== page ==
• “What if American Exceptionalism, properly understood, really boils down to associational liberty?” [Richard Reinsch, Liberty Law] Do religious-liberty carve-outs in same-sex marriage laws go too far, not far enough, or neither? [Dale Carpenter et al. vs. Richard Garnett et al.]
  • What jury didn’t hear in qui tam award against pipemaker JM Eagle [Daniel Fisher, more]
  • Majority of appointed commissioners on Consumer Product Safety Commission is is no hurry to reduce inordinate CPSIA testing burdens, per retiring commissioner Nancy Nord (more);
  • Woman who claims to own sun says she prevailed in lawsuit brought by man who claims to own universe [Lowering the Bar]
  • Tags: , , , , ,

    December 3 roundup is a post from Overlawyered - Chronicling the high cost of our legal system

    ]]>
    http://overlawyered.com/2013/12/december-3-roundup-2/feed/ 1
    ACLU on wrong side of wedding photographer case http://overlawyered.com/2013/11/aclu-wrong-side-wedding-photographer-case/ http://overlawyered.com/2013/11/aclu-wrong-side-wedding-photographer-case/#comments Fri, 22 Nov 2013 16:30:19 +0000 http://overlawyered.com/?p=42641 I’ve got a new post at Cato asking how that could have come to be. Earlier on Elane Photography v. Willock here, here, etc. Reacting to my Cato post, a couple of readers have responded, in effect: Isn’t the ACLU just a doctrinaire Left-liberal organization these days, rather than a bulwark of civil liberties? To […]

    ACLU on wrong side of wedding photographer case is a post from Overlawyered - Chronicling the high cost of our legal system

    ]]>
    I’ve got a new post at Cato asking how that could have come to be. Earlier on Elane Photography v. Willock here, here, etc.

    Reacting to my Cato post, a couple of readers have responded, in effect: Isn’t the ACLU just a doctrinaire Left-liberal organization these days, rather than a bulwark of civil liberties? To which my answer is: I’d describe it as an organization with lively internal divisions, some factions of which push it in a doctrinaire Left direction, others of which want it to be more of a robust civil liberties organization. (As witness last year’s “Mayors vs. Chick-Fil-A” controversy, in which the ACLU of Illinois took a strong and clear civil libertarian stand while the ACLU of Massachusetts seemed to lean more toward a doctrinaire-Left position.) Some speak ironically of the “civil liberties caucus” that soldiers on thanklessly within the ACLU. I want to encourage that caucus and let it know it is appreciated. (& Stephen Richer/Purple Elephant, Coyote).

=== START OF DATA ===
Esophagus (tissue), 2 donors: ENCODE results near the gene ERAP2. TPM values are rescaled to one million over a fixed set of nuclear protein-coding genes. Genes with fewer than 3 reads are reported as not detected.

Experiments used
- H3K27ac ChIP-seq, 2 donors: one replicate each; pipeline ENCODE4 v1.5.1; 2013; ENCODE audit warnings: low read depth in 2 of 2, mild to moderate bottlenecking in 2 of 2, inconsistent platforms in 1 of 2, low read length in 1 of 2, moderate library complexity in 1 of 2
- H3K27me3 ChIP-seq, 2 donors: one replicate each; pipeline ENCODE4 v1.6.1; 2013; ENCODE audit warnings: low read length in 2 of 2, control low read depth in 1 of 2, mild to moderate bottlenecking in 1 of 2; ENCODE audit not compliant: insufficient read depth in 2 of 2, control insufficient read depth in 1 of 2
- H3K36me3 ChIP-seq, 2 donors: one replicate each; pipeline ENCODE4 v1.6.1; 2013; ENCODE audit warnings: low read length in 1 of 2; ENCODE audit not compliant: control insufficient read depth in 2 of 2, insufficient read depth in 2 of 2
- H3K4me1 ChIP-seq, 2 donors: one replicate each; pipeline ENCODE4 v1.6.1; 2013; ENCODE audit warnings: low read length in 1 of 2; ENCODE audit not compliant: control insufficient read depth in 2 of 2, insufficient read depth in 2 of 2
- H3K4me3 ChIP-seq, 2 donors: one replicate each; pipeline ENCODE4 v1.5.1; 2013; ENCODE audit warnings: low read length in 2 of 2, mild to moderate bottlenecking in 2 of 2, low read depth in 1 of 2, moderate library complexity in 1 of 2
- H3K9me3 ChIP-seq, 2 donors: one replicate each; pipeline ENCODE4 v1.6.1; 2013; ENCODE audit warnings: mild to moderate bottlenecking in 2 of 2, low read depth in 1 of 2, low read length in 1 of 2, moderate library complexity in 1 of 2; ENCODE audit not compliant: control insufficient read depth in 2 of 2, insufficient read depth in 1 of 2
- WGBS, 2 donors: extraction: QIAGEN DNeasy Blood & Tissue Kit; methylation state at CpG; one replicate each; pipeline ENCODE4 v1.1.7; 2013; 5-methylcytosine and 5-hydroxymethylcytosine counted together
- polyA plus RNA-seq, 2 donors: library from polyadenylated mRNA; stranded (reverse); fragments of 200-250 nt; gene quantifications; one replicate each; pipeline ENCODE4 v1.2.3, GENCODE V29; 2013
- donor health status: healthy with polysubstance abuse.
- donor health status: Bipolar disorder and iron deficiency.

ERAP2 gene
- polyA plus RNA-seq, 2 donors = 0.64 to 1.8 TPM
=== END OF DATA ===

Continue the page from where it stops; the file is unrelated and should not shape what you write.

Tags: , , , ,

    ACLU on wrong side of wedding photographer case is a post from Overlawyered - Chronicling the high cost of our legal system

    ]]>
    http://overlawyered.com/2013/11/aclu-wrong-side-wedding-photographer-case/feed/ 10
    Interviewed on ENDA http://overlawyered.com/2013/11/interviewed-enda/ http://overlawyered.com/2013/11/interviewed-enda/#comments Tue, 05 Nov 2013 21:07:44 +0000 http://overlawyered.com/?p=42331 Caleb Brown interviews me for Cato on the politics and policy of employment discrimination laws. I’ve also done interviews with Voice of America (updated: article with video here, at 1:45; higher-def video here), St. Louis’s KMOX, Mark Reardon show and Bay Area public radio station KQED with Michael Krasny (includes audio link), where I had […]

    Interviewed on ENDA is a post from Overlawyered - Chronicling the high cost of our legal system

    ]]>

    Caleb Brown interviews me for Cato on the politics and policy of employment discrimination laws. I’ve also done interviews with Voice of America (updated: article with video here, at 1:45; higher-def video here), St. Louis’s KMOX, Mark Reardon show and Bay Area public radio station KQED with Michael Krasny (includes audio link), where I had a chance to promote my much-missed friend Joan Kennedy Taylor’s excellent Cato book on workplace harassment. My Cato post on the subject of Friday is here and reactions here. More press coverage: Naureen Khan, Al Jazeera America (symbolism a poor reason for or against bill); Nick O’Malley, Sydney Morning Herald (my views contrasted with Andrew Sullivan’s), Robin Shea, Employment and Labor Insider, Deseret News (opinion roundup including USA Today’s), Tim Carney/Washington Examiner.

    Tags: , , ,

    Interviewed on ENDA is a post from Overlawyered - Chronicling the high cost of our legal system

    ]]>
    http://overlawyered.com/2013/11/interviewed-enda/feed/ 1